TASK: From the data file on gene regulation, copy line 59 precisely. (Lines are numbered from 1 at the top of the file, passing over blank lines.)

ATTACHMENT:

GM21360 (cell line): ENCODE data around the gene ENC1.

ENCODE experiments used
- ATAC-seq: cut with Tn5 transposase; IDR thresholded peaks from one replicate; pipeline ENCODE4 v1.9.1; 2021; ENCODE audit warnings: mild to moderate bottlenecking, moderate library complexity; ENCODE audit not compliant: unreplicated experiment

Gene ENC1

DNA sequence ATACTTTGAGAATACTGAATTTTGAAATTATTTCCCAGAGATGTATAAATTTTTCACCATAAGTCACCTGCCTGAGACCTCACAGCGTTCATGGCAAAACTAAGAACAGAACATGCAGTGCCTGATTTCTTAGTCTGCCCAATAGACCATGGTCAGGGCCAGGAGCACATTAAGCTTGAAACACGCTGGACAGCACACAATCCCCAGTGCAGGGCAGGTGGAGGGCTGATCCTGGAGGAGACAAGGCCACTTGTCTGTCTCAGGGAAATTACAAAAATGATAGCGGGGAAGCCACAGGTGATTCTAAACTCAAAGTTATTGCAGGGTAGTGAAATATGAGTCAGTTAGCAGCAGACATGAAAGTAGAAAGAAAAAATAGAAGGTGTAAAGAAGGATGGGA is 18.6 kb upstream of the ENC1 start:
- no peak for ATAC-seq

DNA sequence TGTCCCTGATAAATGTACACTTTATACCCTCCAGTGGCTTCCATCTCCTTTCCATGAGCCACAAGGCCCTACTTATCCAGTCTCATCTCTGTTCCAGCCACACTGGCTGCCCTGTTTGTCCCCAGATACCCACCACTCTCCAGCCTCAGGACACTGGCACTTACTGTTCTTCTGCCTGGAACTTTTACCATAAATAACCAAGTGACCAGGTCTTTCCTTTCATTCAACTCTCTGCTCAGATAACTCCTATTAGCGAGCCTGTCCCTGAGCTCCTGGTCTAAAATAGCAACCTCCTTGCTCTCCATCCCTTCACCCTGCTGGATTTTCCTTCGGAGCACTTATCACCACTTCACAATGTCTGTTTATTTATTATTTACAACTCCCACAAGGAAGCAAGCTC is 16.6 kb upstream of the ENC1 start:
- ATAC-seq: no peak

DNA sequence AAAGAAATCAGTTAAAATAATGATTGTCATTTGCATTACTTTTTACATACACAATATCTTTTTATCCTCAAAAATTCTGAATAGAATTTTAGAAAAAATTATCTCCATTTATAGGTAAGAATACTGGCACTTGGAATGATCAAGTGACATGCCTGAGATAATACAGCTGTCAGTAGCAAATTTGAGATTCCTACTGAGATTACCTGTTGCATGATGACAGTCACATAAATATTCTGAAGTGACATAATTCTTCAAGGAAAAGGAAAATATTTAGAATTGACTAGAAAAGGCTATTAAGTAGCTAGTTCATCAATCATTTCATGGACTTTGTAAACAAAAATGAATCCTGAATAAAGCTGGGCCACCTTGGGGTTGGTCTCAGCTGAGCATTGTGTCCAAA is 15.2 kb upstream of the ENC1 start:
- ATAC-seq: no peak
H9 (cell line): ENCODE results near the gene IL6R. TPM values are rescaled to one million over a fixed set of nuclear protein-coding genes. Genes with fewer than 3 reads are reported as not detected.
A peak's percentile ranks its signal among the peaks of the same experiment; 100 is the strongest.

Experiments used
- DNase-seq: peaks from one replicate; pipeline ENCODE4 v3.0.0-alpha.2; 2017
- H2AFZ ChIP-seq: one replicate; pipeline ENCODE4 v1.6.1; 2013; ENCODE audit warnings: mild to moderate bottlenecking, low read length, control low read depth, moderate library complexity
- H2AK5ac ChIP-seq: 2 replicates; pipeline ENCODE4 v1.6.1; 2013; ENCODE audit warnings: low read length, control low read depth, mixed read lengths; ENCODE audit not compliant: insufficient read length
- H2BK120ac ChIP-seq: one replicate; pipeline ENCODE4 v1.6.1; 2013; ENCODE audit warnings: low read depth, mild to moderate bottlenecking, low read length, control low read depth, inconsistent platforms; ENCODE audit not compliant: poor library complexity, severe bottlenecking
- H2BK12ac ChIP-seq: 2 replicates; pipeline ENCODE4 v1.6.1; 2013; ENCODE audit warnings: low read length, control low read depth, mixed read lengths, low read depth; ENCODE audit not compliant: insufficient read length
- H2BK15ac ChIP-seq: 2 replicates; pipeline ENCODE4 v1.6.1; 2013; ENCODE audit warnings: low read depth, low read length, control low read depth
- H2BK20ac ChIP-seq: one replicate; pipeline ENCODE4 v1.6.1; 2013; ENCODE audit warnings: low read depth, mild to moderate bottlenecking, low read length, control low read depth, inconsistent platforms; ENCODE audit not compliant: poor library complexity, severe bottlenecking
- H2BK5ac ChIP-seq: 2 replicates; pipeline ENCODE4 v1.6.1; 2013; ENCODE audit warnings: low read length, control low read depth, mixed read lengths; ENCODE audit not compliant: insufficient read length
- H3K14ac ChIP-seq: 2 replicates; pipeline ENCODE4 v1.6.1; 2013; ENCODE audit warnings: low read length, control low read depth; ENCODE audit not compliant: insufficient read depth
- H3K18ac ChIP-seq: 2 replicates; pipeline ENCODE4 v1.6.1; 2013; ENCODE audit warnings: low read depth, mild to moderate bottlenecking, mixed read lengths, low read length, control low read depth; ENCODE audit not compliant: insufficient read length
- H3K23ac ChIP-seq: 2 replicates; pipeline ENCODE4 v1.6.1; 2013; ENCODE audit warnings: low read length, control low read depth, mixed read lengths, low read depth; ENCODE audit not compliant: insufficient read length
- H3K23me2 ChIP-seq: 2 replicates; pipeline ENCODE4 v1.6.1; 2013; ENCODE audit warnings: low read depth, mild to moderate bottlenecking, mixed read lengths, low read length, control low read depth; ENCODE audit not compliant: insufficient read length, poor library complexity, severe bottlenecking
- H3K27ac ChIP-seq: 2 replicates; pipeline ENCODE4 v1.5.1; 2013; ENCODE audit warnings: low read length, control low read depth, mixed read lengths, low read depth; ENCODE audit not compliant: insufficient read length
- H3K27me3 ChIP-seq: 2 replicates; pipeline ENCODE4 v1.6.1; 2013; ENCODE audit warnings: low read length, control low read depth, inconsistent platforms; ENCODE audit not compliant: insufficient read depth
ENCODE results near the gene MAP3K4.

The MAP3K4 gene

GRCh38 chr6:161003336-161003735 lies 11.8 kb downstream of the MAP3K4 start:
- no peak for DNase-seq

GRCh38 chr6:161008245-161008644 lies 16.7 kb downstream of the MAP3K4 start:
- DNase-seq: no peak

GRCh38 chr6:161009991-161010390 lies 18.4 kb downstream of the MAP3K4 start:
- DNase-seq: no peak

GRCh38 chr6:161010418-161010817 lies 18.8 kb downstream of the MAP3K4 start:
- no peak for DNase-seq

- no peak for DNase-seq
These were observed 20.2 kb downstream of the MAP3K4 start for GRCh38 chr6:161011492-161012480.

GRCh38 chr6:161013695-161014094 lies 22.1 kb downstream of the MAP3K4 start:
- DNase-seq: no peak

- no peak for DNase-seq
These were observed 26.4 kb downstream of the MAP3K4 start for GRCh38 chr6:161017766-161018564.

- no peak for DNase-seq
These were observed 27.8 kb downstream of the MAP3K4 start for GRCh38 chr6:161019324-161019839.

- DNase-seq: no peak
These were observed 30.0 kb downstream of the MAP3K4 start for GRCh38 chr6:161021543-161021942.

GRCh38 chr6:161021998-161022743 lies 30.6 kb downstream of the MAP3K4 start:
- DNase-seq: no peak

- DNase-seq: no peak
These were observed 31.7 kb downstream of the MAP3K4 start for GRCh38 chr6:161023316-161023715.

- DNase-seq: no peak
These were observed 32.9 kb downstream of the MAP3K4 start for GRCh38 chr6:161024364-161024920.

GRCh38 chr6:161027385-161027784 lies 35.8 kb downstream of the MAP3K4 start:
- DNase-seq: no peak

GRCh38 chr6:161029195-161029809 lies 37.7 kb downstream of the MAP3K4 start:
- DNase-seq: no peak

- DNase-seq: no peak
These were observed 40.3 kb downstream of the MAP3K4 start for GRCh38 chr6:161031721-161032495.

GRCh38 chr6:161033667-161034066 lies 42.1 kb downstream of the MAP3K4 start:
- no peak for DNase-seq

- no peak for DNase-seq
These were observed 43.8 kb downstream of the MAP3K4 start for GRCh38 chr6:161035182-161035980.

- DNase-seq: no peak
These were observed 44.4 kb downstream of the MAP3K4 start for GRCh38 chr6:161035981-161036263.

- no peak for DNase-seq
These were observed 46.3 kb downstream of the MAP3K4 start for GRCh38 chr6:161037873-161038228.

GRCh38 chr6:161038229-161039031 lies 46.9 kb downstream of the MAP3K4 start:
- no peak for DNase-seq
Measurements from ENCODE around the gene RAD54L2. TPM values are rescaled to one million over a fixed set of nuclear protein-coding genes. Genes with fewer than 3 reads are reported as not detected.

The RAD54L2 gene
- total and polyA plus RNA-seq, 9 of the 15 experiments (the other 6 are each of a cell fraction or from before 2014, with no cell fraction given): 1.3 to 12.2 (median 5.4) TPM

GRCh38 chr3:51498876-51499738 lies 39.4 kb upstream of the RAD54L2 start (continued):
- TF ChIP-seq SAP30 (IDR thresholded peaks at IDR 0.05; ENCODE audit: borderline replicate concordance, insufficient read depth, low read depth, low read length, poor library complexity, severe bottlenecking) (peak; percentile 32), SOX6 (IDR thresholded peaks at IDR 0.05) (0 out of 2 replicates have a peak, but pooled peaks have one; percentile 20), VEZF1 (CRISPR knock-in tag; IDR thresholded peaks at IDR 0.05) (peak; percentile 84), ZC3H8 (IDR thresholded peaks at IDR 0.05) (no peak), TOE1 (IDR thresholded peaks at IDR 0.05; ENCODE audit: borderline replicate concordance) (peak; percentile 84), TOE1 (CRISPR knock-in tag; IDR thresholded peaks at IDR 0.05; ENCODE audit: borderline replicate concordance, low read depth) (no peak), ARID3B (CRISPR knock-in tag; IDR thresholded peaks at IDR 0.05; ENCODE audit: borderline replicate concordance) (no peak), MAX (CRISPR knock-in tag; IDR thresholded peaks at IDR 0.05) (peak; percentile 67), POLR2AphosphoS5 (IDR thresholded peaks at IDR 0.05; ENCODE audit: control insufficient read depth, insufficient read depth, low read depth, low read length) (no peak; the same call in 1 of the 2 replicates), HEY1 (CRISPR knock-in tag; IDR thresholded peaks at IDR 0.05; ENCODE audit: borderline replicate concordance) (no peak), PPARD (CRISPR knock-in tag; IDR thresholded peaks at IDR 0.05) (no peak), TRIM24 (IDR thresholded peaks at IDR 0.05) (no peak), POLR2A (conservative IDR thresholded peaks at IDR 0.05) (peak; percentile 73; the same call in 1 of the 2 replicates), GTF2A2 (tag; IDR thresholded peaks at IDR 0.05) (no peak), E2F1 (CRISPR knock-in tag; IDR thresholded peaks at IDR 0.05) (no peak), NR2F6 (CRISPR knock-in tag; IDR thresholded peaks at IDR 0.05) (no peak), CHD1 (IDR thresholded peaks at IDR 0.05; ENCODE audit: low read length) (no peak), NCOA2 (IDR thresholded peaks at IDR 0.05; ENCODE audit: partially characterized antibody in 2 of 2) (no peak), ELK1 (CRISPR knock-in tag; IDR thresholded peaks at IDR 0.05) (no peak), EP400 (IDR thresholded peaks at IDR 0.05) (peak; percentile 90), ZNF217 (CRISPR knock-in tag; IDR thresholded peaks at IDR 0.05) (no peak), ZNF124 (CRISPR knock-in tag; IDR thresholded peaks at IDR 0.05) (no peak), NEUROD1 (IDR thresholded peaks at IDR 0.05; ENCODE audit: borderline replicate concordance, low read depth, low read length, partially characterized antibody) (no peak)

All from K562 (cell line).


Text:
These were observed 40.3 kb downstream of the MAP3K4 start for GRCh38 chr6:161031721-161032495.